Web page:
Apart from that, the proposed project is expected to yield practical experience, valuable new ideas and an improved understanding of the factors determining success, barriers, co-benefits and risk that need to be considered for a large scale adoption. Other important topics such as the promotion of improved agricultural practices will be the subject of subsequent projects.

The specific objectives of the proposed pilot project are: 

Exploration of the feasibility:

  • elaborate a agro-ecological and socio-economic profile of the localities
  • establish a baseline (Carbon Footprint Analysis)
  • the participatory evaluation of the motivation of citizens to engage
  • the elaboration of alternative business models to drive carbon sequestration and emissions reduction
  • clarification of governance modalities in support of transparency, accountability, inclusiveness conflict and risk management
  • outline requirements of the enabling environment
  • define procedures for the promotion and management of the concept
  • provided an operational framework for the management of Twin-Regions
  • forging strategic partnerships to assure promotion and support of the Twin-Regions concept

Verification of the potential: 

  • elaborate procedures for data gathering, processing and sharing
  • determine the impact of mineral fertilizer on soil health and C-sequestration
  • assess environmental and socio-economic co-benefits and risks
  • establish scenarios for large-scale implementation
  • verify MRV procedures and modalities
  • formulate recommendations for further scaling
  • identify research needs



Approach

The proposed pilot project will collaborate with citizens in communities in Europe and in Sub-Saharan Africa (SSA) and aims at exemplary establishing 12 pilot Twin-Regions. In total it will engage citizens of 24 communities, 12 in Europe and 12 in Africa. This will allow covering a wide range of agro-ecological zones and socio-economic settings. Good and trusted relations with local partners that permit a rapid implementation and to reduce the risk of failure will be an important selection criteria.

Field activities in Africa are coordinated by national NGOs that have well established relations with the selected locations and have a solid working relationship with local authorities and extension services. They will engage young professionals from agricultural colleges and school leavers in the villages who will organize community meetings and carry out surveys and field activities. All activities will be carried out as services that are designed by experts. An innovative and proven system, the so-called RUN-Network-system, will be used for the organization and management of services (RUN 2018). It will ensure the timely provision of services, payment of service providers and seamless documentation of the entire process in near real time on the collaborative platform of the "4 per 1000" initiative for sharing. The business model is similar to franchising. Local teams of service providers offer a range of standard services to meet local demand. Service providers are hired on a freelance basis and paid on delivery. From their perspective, it is an additional economic activity that contributes to their total income. The Run-Network system has been successfully used to provide thousands of ecosystem services by several hundred service providers in 173 communities in Benin, reaching up to 50,000 producers.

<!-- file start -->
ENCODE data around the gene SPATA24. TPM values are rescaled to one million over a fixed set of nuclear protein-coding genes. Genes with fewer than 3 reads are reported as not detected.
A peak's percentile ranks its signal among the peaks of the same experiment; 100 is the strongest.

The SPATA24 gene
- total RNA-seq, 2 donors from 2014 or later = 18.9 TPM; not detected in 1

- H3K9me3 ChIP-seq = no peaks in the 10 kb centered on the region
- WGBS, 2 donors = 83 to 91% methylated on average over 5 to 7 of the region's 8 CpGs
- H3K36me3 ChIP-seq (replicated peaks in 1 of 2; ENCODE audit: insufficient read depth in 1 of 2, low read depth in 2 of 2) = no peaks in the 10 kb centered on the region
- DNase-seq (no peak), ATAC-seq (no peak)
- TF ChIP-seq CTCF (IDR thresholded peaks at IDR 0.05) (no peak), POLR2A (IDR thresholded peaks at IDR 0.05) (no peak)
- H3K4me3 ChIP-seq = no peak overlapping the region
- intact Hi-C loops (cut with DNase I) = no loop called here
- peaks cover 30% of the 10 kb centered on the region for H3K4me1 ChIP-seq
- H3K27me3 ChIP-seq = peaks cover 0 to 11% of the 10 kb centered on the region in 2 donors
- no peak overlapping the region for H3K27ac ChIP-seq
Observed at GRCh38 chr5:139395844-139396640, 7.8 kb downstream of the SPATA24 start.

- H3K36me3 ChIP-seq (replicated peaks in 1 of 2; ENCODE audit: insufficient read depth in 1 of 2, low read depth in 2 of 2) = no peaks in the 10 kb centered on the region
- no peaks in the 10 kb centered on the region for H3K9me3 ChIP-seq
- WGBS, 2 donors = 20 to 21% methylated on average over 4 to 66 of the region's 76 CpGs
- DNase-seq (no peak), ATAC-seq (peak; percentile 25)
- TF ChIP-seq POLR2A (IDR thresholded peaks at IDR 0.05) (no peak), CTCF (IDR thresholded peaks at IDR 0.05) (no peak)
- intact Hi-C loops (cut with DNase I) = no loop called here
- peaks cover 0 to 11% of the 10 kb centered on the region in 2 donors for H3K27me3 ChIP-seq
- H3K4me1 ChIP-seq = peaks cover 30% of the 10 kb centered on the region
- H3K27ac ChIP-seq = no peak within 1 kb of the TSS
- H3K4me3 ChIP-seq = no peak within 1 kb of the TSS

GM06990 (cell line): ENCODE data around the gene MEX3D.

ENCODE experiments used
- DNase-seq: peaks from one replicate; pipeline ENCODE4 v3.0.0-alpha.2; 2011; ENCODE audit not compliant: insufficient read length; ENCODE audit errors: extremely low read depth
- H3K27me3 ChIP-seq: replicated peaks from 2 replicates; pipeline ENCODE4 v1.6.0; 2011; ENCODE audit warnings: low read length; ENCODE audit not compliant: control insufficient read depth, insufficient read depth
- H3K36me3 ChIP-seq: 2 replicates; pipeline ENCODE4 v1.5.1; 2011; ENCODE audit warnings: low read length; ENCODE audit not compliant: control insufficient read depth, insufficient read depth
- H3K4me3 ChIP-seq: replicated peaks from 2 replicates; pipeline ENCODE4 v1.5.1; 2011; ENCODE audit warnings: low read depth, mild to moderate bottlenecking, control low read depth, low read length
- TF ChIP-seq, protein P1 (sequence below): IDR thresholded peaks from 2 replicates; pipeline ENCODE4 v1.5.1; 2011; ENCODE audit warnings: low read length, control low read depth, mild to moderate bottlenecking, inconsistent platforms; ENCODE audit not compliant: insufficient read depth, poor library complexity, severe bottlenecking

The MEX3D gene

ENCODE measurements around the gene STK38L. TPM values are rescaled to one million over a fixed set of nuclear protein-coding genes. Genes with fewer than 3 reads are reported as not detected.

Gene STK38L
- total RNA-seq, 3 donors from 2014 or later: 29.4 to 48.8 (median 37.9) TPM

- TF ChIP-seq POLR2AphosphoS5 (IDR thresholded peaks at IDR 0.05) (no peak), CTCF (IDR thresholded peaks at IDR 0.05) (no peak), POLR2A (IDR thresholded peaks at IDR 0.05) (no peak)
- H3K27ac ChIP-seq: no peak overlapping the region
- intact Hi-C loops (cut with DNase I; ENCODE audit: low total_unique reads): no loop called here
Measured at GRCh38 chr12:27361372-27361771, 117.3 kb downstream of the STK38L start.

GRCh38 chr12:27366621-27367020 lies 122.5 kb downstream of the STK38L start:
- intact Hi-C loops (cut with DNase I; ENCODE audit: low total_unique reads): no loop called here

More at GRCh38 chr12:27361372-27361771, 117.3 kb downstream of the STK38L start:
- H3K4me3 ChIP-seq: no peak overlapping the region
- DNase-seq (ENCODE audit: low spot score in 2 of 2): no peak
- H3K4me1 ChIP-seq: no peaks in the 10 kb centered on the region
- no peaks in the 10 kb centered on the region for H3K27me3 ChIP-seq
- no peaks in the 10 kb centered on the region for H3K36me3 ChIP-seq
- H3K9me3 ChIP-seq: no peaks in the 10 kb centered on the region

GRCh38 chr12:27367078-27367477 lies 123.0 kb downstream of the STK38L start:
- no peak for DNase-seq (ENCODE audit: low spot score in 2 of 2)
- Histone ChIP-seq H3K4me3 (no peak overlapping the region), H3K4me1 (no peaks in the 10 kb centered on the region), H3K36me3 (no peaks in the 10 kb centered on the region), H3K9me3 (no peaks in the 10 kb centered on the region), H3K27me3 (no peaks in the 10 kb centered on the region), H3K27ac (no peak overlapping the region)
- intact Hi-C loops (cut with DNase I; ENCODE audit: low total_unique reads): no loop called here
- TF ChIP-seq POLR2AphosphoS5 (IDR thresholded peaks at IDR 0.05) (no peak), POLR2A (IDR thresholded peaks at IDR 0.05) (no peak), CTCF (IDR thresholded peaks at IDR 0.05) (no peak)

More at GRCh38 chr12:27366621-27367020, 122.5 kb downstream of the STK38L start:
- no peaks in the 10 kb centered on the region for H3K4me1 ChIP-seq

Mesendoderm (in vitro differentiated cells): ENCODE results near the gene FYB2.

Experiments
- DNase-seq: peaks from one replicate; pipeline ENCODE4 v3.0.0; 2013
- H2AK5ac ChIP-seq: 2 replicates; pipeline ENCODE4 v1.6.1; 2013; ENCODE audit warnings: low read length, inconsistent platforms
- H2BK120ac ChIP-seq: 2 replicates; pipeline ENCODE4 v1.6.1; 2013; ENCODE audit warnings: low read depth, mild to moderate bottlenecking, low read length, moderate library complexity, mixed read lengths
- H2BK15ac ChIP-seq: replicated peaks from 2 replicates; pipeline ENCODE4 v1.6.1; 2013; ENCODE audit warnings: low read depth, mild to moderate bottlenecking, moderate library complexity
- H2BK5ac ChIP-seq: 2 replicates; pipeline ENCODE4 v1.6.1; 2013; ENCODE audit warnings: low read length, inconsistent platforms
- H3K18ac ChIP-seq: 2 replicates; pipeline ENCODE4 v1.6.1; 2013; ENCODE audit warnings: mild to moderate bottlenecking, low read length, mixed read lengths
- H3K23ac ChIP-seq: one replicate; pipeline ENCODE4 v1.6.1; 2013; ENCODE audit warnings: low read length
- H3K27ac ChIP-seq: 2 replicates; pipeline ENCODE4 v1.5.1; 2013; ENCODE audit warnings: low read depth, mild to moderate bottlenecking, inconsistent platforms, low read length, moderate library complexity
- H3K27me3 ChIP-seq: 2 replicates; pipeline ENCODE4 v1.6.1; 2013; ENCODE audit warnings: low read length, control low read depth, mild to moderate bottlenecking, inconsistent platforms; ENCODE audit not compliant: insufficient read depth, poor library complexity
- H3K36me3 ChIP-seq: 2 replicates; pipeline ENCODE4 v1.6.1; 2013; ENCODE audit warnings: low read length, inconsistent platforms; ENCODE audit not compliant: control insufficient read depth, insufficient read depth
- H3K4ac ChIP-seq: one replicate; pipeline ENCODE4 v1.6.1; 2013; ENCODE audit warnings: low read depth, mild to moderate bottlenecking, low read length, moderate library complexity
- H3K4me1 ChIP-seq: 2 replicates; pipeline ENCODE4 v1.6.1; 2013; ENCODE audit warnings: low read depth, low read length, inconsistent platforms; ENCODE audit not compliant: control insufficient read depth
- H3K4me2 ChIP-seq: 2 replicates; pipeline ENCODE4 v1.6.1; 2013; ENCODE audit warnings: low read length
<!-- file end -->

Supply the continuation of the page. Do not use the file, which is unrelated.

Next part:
Research organizations in the pilot countries will be in charge of the development of the procedures for data gathering and the analysis of results.

All data is considered public good and is passed on to research institutions for analysis.



Activities

Exploration of the feasibility

Proof of the Twin-Regions concept will start with some awareness raising activities for the identification of localities willing to engage in a Twin-Region. Selected localities will be characterized to capture the agro-ecological and socio-economies conditions. This includes a participatory rapid assessment of their carbon footprint. Each location will have its own space on the collaborative platform of the "4 per 1000" Initiative for documentation and sharing of information. It will be used for the matching of locations and for the formation of 12 Twin-Regions.